Many people enjoy a pint of beer but for one man it has led to a 35-year obsession with brewery items.
Richard Percival has spent over quarter of a century collecting brewery trays from around the country.
He fell into the hobby by accident but he has since amassed a collection of nearly 1,300 trays.
Many have black backs which were common before the turn of the 20th century.
The haul also includes mirrors made for breweries and other assorted items, or breweriana, relating to the beer trade.
Richard, 55, of Rutland, said: “I am a Notts County Football Club fanatic and I was on an away day trip to see them play Brighton and Hove Albion.
“I was with a guy who collected beer mats. He asked in the pub for a beer mat and they said they didn’t have a mat but they had a tray.
“I took the tray and after that I began to pick them up from pubs.
“I was 19 at the time and the first one I got was for Young’s Beer, in Wandsworth.
“In the early days I got them for free and just put a donation in a charity box.
“It’s gone from there to getting them off eBay and online sites.
“I don’t have any trays left in my collection that I picked up in a pub.
“I have spent masses and masses of time on this over the years.”
The collection only includes trays dating between the 1870s to 1969 as Richard is not interested in more modern trays.
He says he would pay up to £100 for a tray but he does not know how much in total the haul is worth.
Richard only buys items online and does not visit auction houses to pick up goods now.
Many of the oldest trays have maker’s marks on the back like Hancock, Corfield and Waller or Causton.
Fifteen years ago Richard sold a further 600 trays which were made after 1970.
In total the memorabilia weighs just short of one tonne.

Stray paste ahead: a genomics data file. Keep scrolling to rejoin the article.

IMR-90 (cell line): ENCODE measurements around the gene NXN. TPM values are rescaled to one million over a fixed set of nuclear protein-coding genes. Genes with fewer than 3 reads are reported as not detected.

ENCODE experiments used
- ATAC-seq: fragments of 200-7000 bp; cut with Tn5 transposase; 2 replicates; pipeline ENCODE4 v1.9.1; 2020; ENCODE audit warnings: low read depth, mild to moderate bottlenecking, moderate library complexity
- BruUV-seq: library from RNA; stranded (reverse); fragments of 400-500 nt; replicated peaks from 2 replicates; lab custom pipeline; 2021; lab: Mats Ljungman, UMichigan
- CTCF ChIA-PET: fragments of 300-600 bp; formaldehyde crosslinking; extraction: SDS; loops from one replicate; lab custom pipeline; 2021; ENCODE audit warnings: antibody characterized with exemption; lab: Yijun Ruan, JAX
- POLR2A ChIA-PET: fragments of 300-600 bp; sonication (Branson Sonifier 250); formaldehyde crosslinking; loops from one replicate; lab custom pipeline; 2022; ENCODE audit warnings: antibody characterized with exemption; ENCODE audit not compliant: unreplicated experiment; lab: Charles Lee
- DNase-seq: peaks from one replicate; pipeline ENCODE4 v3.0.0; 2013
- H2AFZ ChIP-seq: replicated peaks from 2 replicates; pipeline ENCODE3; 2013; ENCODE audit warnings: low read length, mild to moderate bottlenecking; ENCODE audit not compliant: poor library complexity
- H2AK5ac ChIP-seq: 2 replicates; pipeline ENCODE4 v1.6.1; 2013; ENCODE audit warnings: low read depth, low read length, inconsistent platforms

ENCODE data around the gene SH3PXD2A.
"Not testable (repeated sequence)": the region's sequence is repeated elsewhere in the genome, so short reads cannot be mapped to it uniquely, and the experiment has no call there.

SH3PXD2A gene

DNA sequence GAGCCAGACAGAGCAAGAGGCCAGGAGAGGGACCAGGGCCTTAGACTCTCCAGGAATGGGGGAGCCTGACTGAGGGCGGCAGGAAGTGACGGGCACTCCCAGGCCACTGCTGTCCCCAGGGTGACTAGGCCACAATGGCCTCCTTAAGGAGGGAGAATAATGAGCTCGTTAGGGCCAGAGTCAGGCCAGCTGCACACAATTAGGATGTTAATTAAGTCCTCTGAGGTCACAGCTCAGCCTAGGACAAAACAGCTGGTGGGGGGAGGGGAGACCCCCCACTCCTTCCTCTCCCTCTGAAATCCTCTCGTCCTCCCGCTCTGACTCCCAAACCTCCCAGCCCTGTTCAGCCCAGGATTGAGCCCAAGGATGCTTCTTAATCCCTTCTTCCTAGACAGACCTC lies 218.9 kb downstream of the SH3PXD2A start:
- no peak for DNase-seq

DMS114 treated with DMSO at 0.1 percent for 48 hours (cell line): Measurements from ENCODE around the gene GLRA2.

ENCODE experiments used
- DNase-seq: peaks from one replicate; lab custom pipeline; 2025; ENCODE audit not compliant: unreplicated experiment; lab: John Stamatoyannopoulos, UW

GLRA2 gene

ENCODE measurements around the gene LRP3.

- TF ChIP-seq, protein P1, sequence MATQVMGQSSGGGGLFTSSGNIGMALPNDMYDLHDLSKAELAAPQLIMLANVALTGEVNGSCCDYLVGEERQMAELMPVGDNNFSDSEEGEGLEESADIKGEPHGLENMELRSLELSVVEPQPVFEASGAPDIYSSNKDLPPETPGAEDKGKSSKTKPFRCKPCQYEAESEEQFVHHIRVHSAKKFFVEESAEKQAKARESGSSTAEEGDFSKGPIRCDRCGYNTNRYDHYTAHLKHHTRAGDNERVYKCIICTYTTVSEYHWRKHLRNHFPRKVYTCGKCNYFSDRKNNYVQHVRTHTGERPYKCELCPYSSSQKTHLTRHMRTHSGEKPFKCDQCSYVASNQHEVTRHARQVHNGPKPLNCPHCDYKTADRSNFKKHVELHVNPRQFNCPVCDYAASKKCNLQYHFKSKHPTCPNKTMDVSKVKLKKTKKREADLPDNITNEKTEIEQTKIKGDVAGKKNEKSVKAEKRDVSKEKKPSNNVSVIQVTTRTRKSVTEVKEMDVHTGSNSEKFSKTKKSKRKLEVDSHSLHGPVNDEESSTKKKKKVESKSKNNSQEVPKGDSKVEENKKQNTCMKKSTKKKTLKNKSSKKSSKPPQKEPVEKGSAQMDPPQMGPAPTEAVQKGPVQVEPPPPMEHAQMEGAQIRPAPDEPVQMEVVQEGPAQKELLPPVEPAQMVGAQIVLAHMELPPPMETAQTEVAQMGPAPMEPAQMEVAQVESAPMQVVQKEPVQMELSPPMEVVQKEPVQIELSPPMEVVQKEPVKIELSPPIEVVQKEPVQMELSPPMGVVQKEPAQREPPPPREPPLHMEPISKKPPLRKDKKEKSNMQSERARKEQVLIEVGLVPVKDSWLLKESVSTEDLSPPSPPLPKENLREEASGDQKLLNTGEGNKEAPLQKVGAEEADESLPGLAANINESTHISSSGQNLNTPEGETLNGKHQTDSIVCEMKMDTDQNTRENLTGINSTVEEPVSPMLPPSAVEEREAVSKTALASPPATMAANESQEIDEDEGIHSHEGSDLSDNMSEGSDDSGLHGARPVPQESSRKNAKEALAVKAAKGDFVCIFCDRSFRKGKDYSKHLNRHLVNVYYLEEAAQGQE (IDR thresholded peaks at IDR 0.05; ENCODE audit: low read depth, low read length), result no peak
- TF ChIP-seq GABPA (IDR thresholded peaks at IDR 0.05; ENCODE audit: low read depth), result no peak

Richard thinks he started collecting brewery trays about 20 years before anyone else did. He thinks that his collection is the biggest in Britain if not the world.
He said: “A lot of people were collecting bottles, jugs and mats.
“I was only interested in collecting trays and it has gone on to become more and more popular.
“There are people who collect trays from only one brewery or from one area of the country.
“There are people in America who now collect British brewery trays too.”
He added: “A lot of the breweries from which I have trays have now gone.
“There is the colour and history of the trays and the images on them.
“I have got them covering drinks from porter through to lager.
“Trays were in their heyday in 1970s but there are not too many about now.
“I have a target list of 100 items which I would like to get.
“To be honest I probably won’t stop as there is always something out there to get.”
Visitors from America, Australia and New Zealand have visited to view the brewery items.
His interest even led Richard to surprise one brewery when he turned up an item they said did not exist.
He said: “Coming from the East Midlands I loved Ruddles County beer.
“I called Ruddles and they said they had no black backed trays from the pre-war times.
“Then three weeks later a Ruddles tray turned up from 1933.
“It goes to show what’s out there as even the brewery did not know it existed.”
Of particular interest to Richard is the East Midlands brewery Thomas Salt and Co Ltd.
The brewery was established in 1774 in Burton-on-Trent, in Staffordshire.
It had a number of pubs in the Rutland area.
Following years of trading and some financial problems it was bought by Bass for £1,177,773 in 1927.
Richard said: “They are my utopia.
“I would like any item from Salts. I would pay a decent price for goods from Salt’s brewery.”
Amongst his collection Richard also has jugs, ceramic matchstick holders and strikers, ashtrays and other items.
He also has several ceramic pieces from the Salt Brewery but no tray.
There are a number of large showcard posters featuring breweries from across Britain too.
So impressive is the collection that it has appeared on television on five occasions.
There are other local breweries which Richard is seeking trays and memorabilia from.
In Stamford there is G and HR Hunt which stood on Water Street. It was acquired by Mowbray and Co Ltd in 1935.
The list also includes Lowe, Son and Cobbold Ltd, of St Michael’s Brewery that stood on Broad Street.
It was bought James Hole and Co Ltd in 1935.
The third Stamford brewery on the list is Philip’s Stamford Brewery Ltd, of St Martin’s Brewery, once of Water Street.
The Northampton Brewery Co Ltd bought it in 1952.
From Oakham Richard is seeking a tray from the former Morris’ Rutland Brewery Ltd, of New Street.
This business was bought by Warwick’s and Richardsons Ltd, of Newark.
He would also like a showcard for the Melbourn Bros brewery, from Stamford.
To view the collection or to help add to it contact Richard on 07715369540 or visit www.brewerytrays.co.uk